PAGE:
Jim ShannonMain Page: Jim Shannon (Democratic Unionist Party - Strangford)
Department Debates - View all Jim Shannon's debates with the Department for Education
It is a pleasure to serve under your chairmanship, Sir Roger. I am very grateful to my hon. Friend the Member for Newcastle upon Tyne North (Catherine McKinnell) for leading this debate, speaking so passionately and making the argument for the review so clearly. That is supported by the more than 130,000 people who have signed the petition, so I would like to thank them for taking the time to sign, ensuring that we have this important debate—it is not a debate that we have often enough. I thank the almost 500 people in my constituency of Putney who signed the petition. I thank all the early years staff in my constituency and across the country, as other Members have, for their amazing commitment to educating children before and during the pandemic, when we saw so many changes and challenges. I thank the all-party parliamentary group on childcare and early education, as well as Pregnant Then Screwed, for leading campaigning in this area.
As has been said before—it is shocking—the UK has one of the most expensive childcare systems in the world. We should aim for that not to be the case. Some 75% of children living in poverty are in working households, with childcare costs accounting for 56% of the overall cost of a child for working couples. Childcare costs are 30% higher than average in inner London—in my constituency—and up to 50% higher than in other regions. It is a postcode lottery as to how affordable childcare is.
I started paying childcare costs in 1998, when I had my first child, and I had to carry on until 2017 when my fourth child left primary school. I have experienced many years of struggling to afford childcare costs. The local Sure Start centre in my area was closed—it had been a lifeline for me. For many years, the childcare costs I was paying were equal to my salary; as has been mentioned before, I was literally just paying childcare costs to keep my place in my career. I stepped out of the workforce for many years, because it was just not affordable. I then went back part time. It was a struggle throughout all of those years to afford childcare. The fact that only 389 maintained nursery schools are left in the UK is adding to the crisis, as they are such an important part of our early years provision.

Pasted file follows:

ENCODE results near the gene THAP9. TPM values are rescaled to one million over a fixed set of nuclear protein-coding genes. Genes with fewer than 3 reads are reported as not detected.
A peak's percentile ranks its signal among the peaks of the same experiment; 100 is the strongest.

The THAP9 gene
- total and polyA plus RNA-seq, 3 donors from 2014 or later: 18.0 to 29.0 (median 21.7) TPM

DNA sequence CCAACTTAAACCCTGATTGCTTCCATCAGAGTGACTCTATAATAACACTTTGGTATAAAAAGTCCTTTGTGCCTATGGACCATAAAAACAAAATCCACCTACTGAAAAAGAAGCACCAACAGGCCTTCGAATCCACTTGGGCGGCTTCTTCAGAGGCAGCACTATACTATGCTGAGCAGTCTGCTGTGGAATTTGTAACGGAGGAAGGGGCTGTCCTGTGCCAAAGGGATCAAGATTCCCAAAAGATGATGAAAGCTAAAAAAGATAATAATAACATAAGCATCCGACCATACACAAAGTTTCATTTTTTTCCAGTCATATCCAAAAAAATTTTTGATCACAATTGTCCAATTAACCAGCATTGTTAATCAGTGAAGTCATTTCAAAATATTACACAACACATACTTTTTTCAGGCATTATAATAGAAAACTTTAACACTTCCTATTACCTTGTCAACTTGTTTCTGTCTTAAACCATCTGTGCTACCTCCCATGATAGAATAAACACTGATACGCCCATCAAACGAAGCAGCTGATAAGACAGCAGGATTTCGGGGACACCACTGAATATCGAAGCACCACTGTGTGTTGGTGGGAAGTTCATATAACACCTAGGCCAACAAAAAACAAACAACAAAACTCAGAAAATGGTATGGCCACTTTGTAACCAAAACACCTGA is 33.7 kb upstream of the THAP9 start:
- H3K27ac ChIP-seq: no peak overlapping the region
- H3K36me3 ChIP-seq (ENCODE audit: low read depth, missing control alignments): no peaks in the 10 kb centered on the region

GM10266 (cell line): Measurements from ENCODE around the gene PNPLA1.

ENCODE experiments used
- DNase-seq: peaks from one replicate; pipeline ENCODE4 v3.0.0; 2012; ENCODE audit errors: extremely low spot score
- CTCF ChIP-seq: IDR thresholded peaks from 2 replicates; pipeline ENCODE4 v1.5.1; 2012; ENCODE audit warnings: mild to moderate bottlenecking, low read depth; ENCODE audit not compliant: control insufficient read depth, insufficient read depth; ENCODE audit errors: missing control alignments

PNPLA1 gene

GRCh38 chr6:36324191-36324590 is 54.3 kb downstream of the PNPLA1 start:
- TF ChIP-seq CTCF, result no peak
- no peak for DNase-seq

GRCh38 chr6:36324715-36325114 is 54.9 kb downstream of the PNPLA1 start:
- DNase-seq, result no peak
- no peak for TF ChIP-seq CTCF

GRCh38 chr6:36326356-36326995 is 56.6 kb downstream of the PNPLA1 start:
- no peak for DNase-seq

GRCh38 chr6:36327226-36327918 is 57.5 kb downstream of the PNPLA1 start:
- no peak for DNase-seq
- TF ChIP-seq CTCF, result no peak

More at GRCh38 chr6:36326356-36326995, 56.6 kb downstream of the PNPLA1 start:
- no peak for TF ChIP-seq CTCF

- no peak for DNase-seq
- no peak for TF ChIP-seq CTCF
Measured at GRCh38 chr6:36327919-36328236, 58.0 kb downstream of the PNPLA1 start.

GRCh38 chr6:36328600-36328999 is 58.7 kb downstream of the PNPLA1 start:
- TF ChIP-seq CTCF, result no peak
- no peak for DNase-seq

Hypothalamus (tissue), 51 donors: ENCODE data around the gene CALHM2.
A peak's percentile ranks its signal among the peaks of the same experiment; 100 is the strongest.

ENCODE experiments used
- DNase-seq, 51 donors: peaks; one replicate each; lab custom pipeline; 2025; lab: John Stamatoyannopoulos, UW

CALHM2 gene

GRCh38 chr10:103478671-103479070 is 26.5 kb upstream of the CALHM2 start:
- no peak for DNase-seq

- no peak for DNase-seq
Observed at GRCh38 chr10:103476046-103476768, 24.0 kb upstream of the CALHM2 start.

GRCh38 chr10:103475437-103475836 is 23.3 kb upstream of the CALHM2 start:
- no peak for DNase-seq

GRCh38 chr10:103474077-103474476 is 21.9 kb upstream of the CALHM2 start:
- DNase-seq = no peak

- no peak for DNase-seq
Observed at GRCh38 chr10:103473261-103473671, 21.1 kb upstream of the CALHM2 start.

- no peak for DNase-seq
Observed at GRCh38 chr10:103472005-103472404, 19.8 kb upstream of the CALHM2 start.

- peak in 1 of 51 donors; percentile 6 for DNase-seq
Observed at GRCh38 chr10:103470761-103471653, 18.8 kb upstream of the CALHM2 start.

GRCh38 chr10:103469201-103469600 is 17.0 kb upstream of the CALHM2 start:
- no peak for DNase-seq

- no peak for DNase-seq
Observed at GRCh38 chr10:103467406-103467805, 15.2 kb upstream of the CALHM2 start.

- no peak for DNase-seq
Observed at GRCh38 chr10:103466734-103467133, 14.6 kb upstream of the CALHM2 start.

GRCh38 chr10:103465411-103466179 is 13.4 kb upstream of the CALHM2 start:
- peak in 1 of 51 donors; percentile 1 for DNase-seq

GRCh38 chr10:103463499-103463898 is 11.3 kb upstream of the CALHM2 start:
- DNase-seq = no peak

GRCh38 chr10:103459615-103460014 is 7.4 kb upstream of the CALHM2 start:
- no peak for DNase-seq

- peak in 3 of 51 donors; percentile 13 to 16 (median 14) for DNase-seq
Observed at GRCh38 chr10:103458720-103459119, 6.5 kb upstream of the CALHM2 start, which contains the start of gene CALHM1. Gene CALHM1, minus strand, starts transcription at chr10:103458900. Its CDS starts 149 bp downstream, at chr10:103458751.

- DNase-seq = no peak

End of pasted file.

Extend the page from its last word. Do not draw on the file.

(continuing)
One fantastic state-maintained nursery is Eastwood Nursery School, in my constituency. The headteacher at Eastwood recently said to me:
“The quality of what we can offer is in real jeopardy if our funding is reduced. We are fearful that the much-needed service we provide to the children of a very deprived community is at great risk if we do not have the secure funding to continue our work.”
Funding is only given year-by-year, which is why she talked about secure funding.
“Nurseries will simply not be able to continue at the current rates. Closures of early-years settings across the country will deepen both financial and educational inequalities, while slowing the recovery from the pandemic.”
We need a review; a review has been called for by the all-party parliamentary group on childcare and early education from before the pandemic, but it is even more important now. It needs to look at the pandemic’s impact on nurseries, childminders, pre-school children and jobs. It would be a landmark opportunity for a radical rethink of how we fund and deliver childcare.
I was disappointed that the Government dismissed the call for the review out of hand when so much research has shown the impact of covid-19; 7% of parents have attended an early years setting that has subsequently closed, and single parents were twice as likely to be forced to change jobs—or leave work entirely—as a result of the high childcare costs. The statistics could go on.
We are failing children if affordable childcare is a postcode lottery. We need a review to see what is going on across the country, where the early years sector is failing families, what we need to support the early years workforce better and what the impact has been for children’s development, and to make recommendations that will be implemented and funded. One parent’s comment particularly shocked me:
“I had to cease being self-employed as I could not find or afford childcare. I have secured a new job but this is a massive pay cut and a big demotion…It leaves me with not enough for after school club for my eldest child.”
That is the experience of parents across the country.
I fully support and echo the call of these petitioners. It is time to start treating childcare as the essential infrastructure investment that it is—in our economy, in our families, and in our country. I urge the Minister to go back and look again at this and to urgently launch a comprehensive, expert and independent early years review.
Having listened to contributions from colleagues across the House, it is clear that we must open up the language we use when speaking about childcare. It is all too common for the debate and, often, the responsibility for practical and logistical arrangements to fall solely on the mother. In doing so, we are at real risk of alienating hundreds of thousands of fantastic fathers from the wider debate. This is particularly evident when we consider the paltry paternity leave allowances on offer from the UK Government.
I know from first-hand experience that when someone has a newborn in hospital, the ticking clock of a return to work is truly the last thing on their mind. I recognise that my husband and I were luckier than most, because he was able to pool his annual leave to secure more paid time off work, but it really should not have to be that way. I pay tribute to the fantastic work of charities such as Bliss, which has fought for more paternity leave in the case of neonatal care for years. The campaign is working: I was pleased to see the Government recently announce plans to introduce neonatal leave that will cover up to 12 weeks when a baby is receiving neonatal care. Frustratingly, the policy is unlikely to come into force until 2023 at the earliest; even then, it is unclear whether these rights will be extended to fathers. For the 300,000 babies who will spend time in neonatal care over the next three years, that is simply not good enough.